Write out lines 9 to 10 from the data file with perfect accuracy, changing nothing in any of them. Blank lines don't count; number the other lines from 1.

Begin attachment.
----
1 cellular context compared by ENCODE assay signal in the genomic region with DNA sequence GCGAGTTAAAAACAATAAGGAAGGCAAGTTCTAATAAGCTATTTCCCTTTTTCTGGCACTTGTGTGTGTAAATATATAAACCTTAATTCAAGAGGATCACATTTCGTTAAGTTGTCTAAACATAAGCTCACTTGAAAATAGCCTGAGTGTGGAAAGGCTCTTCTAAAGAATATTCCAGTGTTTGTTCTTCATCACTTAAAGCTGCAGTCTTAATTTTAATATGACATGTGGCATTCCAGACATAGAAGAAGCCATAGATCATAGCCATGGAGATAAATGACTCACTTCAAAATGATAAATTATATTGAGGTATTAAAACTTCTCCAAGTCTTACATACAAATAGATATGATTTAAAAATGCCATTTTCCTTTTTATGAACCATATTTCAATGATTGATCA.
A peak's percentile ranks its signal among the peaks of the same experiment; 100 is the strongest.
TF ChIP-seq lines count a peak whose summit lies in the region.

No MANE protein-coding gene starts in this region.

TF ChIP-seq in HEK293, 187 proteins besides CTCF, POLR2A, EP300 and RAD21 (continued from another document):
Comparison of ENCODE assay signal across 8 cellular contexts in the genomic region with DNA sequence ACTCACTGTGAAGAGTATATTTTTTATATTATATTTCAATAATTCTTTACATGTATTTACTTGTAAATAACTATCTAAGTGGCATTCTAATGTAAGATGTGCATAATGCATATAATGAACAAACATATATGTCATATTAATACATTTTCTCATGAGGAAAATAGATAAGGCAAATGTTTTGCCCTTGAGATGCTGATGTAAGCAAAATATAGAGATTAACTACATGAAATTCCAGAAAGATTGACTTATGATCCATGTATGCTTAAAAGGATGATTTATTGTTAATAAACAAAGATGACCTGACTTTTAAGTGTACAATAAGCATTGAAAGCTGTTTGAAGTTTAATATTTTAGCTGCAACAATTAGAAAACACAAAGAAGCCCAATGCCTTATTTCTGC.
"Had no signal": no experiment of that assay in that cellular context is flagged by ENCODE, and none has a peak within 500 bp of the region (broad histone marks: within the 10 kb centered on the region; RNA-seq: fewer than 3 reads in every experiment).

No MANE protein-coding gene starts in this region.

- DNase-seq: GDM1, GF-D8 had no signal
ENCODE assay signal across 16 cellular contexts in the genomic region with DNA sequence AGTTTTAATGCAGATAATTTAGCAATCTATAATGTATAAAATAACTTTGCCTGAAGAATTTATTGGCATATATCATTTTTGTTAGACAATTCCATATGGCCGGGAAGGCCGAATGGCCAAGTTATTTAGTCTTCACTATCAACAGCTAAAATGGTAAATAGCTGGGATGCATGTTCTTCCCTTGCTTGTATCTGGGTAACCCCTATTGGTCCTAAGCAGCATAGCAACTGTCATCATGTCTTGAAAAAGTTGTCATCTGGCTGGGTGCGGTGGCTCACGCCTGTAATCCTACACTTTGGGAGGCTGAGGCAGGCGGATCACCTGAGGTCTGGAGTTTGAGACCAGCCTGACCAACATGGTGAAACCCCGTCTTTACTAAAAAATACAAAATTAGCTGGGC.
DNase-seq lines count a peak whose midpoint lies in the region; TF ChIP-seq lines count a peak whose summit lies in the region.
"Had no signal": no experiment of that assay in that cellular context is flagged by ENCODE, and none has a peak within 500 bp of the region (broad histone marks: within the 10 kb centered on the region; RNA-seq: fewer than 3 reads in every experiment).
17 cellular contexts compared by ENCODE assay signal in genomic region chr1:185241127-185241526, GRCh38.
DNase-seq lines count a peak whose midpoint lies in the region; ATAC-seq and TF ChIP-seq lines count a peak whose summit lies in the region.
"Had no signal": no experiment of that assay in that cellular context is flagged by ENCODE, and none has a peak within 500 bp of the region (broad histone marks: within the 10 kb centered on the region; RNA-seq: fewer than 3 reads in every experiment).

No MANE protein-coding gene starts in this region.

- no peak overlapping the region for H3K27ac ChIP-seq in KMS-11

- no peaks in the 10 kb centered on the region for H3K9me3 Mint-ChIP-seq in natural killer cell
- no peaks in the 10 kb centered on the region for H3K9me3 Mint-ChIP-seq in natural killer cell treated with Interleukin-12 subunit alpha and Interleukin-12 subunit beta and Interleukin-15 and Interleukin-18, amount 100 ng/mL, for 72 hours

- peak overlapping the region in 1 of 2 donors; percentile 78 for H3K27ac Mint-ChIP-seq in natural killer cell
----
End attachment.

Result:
- DNase-seq: GDM1, GF-D8 had no signal
ENCODE assay signal across 16 cellular contexts in the genomic region with DNA sequence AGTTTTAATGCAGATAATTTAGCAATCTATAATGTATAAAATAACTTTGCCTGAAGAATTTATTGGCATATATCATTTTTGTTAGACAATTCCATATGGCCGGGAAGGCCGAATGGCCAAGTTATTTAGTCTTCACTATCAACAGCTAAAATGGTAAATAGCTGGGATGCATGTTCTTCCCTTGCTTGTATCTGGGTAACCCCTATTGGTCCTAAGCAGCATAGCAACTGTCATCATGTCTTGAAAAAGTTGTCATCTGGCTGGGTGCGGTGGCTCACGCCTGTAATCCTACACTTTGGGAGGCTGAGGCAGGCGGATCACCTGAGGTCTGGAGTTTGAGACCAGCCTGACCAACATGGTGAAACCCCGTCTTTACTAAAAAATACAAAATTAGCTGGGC.